Ricky Ponting records 33 Test centuries
Surpassing compatriot Steve Waugh's record, Ponting moves into the ranks of top four century-makers along with Tendulkar, Lara and Gavaskar.Updated: Dec 03, 2006 21:15 IST
Ricky Ponting reached his 33rd Test century, his seventh of the calendar year, to lead Australia to 185 for three at tea on the third day of the second Ashes cricket Test against England at the Adelaide Oval on Sunday.
He led Australia's fight back from 65 for three, replying to England's first innings of 551 for six declared, sharing a partnership with Michael Hussey (49 not out) which yielded 120 runs by tea.
Ponting's century extended his recent good form which has placed him firmly among cricket's greatest batsmen. He continues to climb the ladder of great Australian players, which is still dominated by cricket's greatest player, Sir Donald Bradman.
The Australian captain took full advantage of an escape on 35 to surpass Steve Waugh's Australian record of 32 Test hundreds and to move into the ranks of cricket's top four century-makers along with Sachin Tendulkar (35), Brian Lara and Sunil Gavaskar (both 34).
While Tendulkar has 35 centuries from 132 Tests and 10,469 runs, and Lara has 34 centuries and 11,904 runs from 131 Tests, Ponting's recent run accumulation makes him their peer.
Ponting has now scored 1,159 runs with seven centuries and three half centuries in calendar 2006 at an average substantially in excess of 100. He has scored 10 centuries in his last 13 Tests, including his 196 in the first Ashes Test at Brisbane which was the foundation of Australia's 277-run win.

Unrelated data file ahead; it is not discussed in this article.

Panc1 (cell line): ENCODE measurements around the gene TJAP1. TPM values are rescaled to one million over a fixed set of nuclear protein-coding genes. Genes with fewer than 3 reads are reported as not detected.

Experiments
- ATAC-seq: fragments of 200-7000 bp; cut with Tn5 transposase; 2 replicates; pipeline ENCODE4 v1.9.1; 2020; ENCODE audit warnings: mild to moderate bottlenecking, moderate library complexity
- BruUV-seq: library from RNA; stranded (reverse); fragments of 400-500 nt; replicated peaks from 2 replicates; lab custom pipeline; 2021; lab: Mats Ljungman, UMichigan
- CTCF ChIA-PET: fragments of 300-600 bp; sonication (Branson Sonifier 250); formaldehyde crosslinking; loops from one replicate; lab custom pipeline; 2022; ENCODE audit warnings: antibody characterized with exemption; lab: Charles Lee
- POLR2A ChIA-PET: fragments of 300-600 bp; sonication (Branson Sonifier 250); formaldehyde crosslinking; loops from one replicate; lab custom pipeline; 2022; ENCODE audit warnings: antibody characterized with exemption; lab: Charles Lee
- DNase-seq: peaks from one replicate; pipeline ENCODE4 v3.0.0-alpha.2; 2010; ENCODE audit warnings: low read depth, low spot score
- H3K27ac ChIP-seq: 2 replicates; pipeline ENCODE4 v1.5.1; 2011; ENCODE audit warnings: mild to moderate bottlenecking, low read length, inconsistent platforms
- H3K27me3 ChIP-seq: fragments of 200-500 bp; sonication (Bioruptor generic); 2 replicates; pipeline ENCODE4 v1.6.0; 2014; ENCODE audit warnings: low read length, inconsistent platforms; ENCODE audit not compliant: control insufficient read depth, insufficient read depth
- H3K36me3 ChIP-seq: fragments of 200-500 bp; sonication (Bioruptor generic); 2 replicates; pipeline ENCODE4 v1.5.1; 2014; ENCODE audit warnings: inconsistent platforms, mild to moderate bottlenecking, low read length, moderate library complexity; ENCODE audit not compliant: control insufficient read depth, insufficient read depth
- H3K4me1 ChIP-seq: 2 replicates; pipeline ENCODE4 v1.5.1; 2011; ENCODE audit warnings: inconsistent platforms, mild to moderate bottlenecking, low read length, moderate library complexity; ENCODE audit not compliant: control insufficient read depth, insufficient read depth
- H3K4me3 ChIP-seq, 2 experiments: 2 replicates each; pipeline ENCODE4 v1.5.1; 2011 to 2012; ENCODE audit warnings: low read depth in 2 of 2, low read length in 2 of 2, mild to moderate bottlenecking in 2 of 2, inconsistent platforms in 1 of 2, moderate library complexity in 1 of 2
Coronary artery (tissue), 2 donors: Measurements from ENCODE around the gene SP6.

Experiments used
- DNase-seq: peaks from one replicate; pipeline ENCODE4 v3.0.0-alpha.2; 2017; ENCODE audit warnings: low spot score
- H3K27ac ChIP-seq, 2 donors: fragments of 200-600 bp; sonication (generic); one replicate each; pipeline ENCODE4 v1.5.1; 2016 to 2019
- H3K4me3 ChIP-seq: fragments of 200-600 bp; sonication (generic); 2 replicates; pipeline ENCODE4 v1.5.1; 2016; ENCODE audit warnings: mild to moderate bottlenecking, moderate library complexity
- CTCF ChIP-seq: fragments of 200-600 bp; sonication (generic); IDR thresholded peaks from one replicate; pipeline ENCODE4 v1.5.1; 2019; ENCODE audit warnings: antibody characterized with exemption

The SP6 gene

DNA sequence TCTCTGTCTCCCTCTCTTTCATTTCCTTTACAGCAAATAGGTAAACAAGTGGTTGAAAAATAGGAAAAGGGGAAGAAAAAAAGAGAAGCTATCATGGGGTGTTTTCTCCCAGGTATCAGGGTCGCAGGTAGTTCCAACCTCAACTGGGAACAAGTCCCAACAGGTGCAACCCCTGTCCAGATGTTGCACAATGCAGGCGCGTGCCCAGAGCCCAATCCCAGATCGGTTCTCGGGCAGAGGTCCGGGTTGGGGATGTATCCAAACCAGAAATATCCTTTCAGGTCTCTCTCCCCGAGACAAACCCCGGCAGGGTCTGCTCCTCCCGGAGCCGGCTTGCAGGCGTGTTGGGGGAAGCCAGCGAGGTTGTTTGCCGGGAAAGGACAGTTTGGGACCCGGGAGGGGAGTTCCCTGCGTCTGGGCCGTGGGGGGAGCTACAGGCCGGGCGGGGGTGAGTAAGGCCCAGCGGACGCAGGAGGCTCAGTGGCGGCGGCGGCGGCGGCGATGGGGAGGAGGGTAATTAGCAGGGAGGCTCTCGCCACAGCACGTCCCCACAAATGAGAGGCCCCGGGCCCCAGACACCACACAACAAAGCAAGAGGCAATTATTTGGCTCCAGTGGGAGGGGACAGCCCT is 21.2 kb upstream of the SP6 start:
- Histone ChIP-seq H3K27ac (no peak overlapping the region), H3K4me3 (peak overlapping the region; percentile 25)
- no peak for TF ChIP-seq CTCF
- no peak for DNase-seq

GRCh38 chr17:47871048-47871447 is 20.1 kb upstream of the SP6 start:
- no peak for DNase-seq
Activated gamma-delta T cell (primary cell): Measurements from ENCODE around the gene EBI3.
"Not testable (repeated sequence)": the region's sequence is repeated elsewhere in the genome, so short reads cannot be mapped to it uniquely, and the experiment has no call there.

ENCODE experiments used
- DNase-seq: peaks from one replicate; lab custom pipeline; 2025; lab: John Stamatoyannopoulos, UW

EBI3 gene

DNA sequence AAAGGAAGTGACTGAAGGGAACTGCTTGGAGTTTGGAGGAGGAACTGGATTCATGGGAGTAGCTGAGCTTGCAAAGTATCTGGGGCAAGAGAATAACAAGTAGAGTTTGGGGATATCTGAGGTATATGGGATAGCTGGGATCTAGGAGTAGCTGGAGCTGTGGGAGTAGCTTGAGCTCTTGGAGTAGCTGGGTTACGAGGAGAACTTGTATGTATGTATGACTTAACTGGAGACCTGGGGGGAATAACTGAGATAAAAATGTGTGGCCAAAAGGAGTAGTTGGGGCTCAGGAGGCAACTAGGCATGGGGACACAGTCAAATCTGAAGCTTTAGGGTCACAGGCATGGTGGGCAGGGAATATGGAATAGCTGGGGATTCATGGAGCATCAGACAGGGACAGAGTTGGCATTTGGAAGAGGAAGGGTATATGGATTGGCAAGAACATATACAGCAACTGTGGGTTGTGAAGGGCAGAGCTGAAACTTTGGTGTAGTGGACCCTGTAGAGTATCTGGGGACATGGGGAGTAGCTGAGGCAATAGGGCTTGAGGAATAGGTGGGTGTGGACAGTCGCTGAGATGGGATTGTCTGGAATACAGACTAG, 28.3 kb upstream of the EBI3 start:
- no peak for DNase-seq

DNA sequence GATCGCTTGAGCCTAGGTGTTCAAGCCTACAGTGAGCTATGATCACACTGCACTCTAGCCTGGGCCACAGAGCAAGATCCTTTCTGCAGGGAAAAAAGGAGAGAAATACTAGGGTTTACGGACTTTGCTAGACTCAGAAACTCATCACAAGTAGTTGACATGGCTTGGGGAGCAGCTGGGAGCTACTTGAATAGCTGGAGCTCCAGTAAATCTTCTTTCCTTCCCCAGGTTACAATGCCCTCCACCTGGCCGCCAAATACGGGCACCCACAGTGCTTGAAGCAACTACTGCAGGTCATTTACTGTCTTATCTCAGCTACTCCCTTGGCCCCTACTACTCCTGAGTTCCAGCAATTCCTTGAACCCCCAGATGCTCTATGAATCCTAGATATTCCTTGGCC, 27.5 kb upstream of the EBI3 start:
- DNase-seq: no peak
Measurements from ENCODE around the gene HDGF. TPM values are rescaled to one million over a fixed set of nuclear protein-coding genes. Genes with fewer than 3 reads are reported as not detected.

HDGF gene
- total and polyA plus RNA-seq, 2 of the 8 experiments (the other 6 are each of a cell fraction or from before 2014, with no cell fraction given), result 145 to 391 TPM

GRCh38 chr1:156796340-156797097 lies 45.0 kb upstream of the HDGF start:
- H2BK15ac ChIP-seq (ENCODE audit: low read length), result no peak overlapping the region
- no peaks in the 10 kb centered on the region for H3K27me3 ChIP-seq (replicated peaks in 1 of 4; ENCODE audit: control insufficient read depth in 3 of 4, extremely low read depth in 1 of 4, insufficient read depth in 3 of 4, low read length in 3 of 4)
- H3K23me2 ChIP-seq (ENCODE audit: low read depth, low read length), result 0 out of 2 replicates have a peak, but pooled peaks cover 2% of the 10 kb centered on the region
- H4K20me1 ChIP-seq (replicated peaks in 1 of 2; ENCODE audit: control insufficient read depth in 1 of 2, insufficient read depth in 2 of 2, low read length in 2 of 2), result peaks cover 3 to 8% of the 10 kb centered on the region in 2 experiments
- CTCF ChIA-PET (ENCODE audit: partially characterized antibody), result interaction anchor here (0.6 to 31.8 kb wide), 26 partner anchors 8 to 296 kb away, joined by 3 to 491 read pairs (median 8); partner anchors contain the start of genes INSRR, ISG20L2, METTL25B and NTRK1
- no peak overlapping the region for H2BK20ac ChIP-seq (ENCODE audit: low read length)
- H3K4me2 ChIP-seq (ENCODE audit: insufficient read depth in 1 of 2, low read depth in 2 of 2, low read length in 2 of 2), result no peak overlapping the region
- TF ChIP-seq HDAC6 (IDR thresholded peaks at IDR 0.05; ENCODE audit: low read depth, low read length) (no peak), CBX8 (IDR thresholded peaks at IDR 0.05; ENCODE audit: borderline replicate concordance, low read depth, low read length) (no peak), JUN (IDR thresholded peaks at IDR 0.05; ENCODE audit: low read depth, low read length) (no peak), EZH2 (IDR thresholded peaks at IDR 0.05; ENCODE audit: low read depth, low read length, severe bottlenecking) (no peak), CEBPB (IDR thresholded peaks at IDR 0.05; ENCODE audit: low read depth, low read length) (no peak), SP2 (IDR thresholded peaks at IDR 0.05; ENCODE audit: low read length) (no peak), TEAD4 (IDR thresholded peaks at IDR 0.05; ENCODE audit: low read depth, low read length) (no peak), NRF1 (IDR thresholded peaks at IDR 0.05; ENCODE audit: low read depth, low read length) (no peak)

England were left Sunday regretting the reprieve they extended Ponting when he was at 35 and when Australia was struggling at 78 for three in the 25th over of its innings.
Ponting pulled a ball from Matthew Hoggard directly to Ashley Giles at deep square leg but the fieldsman put down a simple chance, attempting to secure the catch with both hands extended above his head.
There was a another moment of drama for Ponting at 46 when he took a short single and was almost beaten by Paul Collingwood's throw from mid-wicket to the non-striker's end.
From that point on, and after a tentative beginning, he settled down and began playing the authoritative innings Australia needed to remain in the match.
Ponting had his half century, when Australia was 101 for three, after 151 minutes and was 57 not out, when Australia was 105 for three, at lunch.
He worked through a 50 partnership with Hussey in 85 minutes and a 100 partnership, as he moved to 90, after 149 minutes, from 203 balls.
Ponting moved swiftly through the 90s, finding himself in such familiar territory, and stepped easily from 99 to 100 with a single from his opposite, England captain Andy Flintoff.
Hussey lent him manful support. He also scored more slowly than is his custom but his unbeaten innings at team had been embellished by a six off Steve Harmison into the crowd at backward square leg. Australia added 80 runs at a steady pace in the session between lunch and tea.
Meanwhile, Australian fast bowler Brett Lee was cited by match referee Jeff Crowe for excessive appealing during England's first innings on Saturday. The charge concerned Lee's behavior during an appeal for caught behind against Keven Pietersen, when the England batsman was 60. Umpire Steve Bucknor rejected the appeal and Pietersen went on to make 158.
Lee could be fined his match fee if the charge is sustained.
First Published: Dec 03, 2006 21:15 IST